43rd Parliament, 1st Session

L148B - Thu 18 Apr 2024 / Jeu 18 avr 2024



Thursday 18 April 2024 Jeudi 18 avril 2024

Private Members’ Public Business

Fewer Backlogs and Less Partisan Tribunals Act, 2024 / Loi de 2024 sur la réduction des retards et de la partisanerie dans les tribunaux


Report continued from volume A.


Private Members’ Public Business

Fewer Backlogs and Less Partisan Tribunals Act, 2024 / Loi de 2024 sur la réduction des retards et de la partisanerie dans les tribunaux

Mr. Hsu moved second reading of the following bill:

Bill 179, An Act to establish the Adjudicative Tribunal Justice Council and to improve the transparency, independence and capacities of administrative tribunals / Projet de loi 179, Loi visant à créer le Conseil de justice régissant les tribunaux décisionnels et à améliorer la transparence, l’indépendance et les capacités des tribunaux décisionnels.

The Speaker (Hon. Ted Arnott): Pursuant to standing order 100, the member has 12 minutes for their presentation.

Mr. Ted Hsu: Bill 179 is about everyday justice. A vote for Bill 179 is a vote to protect average people from the powers that be, protecting them from delays or inexperienced adjudicators in our tribunals which amount to a denial of justice. Tribunals are part of our justice system, dealing with disputes between landlords and tenants about social benefits, accident insurance claims, complaints of harassment and discrimination and other matters. Tribunals impact our everyday lives and should be accessible to average people.

La justice quotidienne doit fonctionner tous les jours.

Before I go further, I want to briefly acknowledge the work of the late Ron Ellis, an administrative and labour lawyer, an administrative justice scholar and reformer. Bill 179 comes from work that he did, from a deep respect for everyday justice and the justice system, not for its own sake, but because tribunals are where the rubber hits the road to see that our society is one where people want to work hard and build their lives and families and communities, and can know that they and all that they have built, or maybe just their basic dignity, will get a fair shake whenever disputes come up.

The first time the inability to access justice because of long delays at the Landlord and Tenant Board got my personal attention was when my old grade 8 teacher phoned me to ask for help. The rental property he put his savings into had a tenant who wasn’t paying rent, and he was at wits’ end.

When knocking on doors in my community of Kingston, I chatted with a single mother renter who had to put up with a disruptive tenant in a basement apartment.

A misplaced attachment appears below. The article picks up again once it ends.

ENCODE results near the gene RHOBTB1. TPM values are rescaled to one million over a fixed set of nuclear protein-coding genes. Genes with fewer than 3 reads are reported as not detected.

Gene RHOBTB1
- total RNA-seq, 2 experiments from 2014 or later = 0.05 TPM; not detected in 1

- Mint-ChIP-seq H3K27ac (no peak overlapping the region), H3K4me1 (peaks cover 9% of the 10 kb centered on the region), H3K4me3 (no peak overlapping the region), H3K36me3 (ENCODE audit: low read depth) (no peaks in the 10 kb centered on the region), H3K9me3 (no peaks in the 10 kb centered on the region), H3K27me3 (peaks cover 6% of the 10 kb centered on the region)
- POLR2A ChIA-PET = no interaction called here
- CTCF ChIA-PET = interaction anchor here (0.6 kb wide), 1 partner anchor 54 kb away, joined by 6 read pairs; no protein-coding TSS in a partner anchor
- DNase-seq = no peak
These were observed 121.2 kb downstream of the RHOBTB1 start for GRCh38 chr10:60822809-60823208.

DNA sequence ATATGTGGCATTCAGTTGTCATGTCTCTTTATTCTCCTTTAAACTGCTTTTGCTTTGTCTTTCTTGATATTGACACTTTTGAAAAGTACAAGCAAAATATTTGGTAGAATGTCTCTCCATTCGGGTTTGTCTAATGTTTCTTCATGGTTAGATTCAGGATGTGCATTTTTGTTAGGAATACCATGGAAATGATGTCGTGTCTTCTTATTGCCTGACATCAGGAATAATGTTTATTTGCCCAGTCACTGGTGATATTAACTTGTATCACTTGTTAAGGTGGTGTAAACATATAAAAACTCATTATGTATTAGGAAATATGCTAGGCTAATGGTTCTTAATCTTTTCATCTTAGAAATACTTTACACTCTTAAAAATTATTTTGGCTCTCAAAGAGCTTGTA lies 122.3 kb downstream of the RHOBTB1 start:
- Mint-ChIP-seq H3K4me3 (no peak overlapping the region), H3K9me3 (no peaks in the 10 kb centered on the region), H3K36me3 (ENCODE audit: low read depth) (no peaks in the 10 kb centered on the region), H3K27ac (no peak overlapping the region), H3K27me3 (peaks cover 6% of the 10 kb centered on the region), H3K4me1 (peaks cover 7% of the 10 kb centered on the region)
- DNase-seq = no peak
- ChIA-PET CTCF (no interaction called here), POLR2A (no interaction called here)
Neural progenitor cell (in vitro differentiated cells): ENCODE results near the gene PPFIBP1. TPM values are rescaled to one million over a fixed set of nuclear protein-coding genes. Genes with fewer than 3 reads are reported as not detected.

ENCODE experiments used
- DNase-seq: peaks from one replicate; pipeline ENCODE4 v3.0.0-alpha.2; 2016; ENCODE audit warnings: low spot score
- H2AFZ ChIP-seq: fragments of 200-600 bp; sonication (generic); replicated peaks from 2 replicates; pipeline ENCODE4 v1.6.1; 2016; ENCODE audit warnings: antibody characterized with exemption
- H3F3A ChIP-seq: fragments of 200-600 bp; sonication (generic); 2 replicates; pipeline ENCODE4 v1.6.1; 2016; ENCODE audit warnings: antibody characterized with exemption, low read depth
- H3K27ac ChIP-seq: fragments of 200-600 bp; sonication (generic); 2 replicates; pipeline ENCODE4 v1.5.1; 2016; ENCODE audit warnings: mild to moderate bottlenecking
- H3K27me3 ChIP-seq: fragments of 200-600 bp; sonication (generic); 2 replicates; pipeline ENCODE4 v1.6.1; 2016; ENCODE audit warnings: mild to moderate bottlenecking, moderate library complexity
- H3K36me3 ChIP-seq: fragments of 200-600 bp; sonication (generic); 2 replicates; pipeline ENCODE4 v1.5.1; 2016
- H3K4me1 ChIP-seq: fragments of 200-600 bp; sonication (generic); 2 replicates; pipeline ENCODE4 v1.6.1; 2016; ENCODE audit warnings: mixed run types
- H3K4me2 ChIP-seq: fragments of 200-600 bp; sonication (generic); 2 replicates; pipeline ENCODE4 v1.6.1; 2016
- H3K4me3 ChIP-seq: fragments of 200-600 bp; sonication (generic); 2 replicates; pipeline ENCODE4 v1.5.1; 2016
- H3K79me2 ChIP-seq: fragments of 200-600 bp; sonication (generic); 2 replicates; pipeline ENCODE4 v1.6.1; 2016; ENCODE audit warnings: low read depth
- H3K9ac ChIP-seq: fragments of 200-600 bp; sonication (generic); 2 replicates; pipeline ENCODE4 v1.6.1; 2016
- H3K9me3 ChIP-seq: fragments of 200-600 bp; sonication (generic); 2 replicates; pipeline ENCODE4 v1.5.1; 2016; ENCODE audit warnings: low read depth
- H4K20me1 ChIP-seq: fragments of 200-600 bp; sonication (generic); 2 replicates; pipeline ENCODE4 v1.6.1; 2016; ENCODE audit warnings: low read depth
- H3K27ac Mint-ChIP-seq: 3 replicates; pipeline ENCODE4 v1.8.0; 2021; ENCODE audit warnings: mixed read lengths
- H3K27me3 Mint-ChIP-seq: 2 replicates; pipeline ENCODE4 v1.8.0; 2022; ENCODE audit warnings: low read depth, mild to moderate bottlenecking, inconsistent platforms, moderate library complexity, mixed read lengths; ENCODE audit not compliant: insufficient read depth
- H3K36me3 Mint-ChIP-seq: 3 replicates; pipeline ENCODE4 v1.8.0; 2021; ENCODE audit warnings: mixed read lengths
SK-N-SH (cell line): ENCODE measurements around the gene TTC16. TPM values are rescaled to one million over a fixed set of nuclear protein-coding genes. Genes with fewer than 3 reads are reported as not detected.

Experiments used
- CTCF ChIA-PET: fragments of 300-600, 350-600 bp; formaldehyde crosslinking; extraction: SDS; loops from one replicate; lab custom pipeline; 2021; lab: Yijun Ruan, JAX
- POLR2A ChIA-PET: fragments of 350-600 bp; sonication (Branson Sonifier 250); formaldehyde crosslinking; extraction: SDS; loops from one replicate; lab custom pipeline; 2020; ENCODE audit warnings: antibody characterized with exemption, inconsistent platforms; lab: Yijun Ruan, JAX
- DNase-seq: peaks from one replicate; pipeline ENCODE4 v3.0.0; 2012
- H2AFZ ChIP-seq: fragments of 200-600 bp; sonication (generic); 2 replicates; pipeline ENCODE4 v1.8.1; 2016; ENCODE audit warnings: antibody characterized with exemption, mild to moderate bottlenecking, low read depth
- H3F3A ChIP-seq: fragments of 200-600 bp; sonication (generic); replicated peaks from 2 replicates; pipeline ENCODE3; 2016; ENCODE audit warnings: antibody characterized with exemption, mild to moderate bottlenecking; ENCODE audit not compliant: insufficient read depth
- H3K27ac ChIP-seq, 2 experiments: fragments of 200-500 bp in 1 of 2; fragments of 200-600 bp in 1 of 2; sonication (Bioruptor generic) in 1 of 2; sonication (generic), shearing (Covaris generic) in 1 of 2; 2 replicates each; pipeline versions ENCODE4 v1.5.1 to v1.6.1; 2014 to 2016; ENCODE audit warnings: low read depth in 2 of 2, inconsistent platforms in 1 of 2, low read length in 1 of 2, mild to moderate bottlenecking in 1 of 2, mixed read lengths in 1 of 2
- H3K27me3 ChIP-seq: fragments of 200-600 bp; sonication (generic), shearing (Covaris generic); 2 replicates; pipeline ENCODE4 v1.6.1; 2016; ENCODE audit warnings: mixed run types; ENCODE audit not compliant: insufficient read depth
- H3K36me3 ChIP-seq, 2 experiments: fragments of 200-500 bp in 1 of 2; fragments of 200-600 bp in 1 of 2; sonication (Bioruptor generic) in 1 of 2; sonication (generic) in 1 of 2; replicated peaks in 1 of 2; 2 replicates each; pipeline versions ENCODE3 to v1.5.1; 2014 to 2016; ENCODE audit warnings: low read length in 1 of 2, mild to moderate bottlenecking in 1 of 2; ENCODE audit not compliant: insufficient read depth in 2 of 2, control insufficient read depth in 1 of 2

I spoke to the recently widowed wife of a friend who had their savings in a second house where, six months prior, the tenant stopped paying rent the same month her husband died. All of these were hurt by delays.

The Ontario Ombudsman’s administrative justice delayed report in May 2023 documented a case where a tenant facing black mould, inadequate heat, leaks in the windows and sink, and a malfunctioning stove filed a case in December 2020; was forced to leave her home of eight years in May 2021; didn’t get heard in January 2022 because there were too many hearings on the scheduled day; got further delayed in March 2022 when the LTB presiding member was due to leave the board soon and thought there was too much evidence to be reviewed before the end of their term.

I remember having lunch with four lawyers who all said that you had to try hard to stay away from the Ontario Human Rights Tribunal because of multi-year delays there. That’s not a great thing for a place you can go to seek redress for harassment or discrimination.

Delays in Ontario’s tribunals have been extensively documented by Tribunal Watch Ontario and, for the LTB, by the Ombudsman’s administrative justice delayed report from May 2023.

Some more statements, with one from the Industrial Accident Victims’ Group of Ontario: “To advocate for their rights as injured workers, our clients are often forced to turn to Ontario’s tribunals. Some of those tribunals, like the Human Rights Tribunal of Ontario, are facing significant backlogs that are stopping our clients from meaningful access to justice.” They wrote to the Attorney General saying, “We are urging you to support Bill 179.”

Community legal clinics talking about delays and other problems at tribunals said there was “an erosion of public confidence in our tribunals ... a significant access to justice challenge experienced by the majority of low-income Ontarians who are trying to engage in their services ... as community legal clinics, we care very deeply of the independence of our tribunals and strongly support this bill.”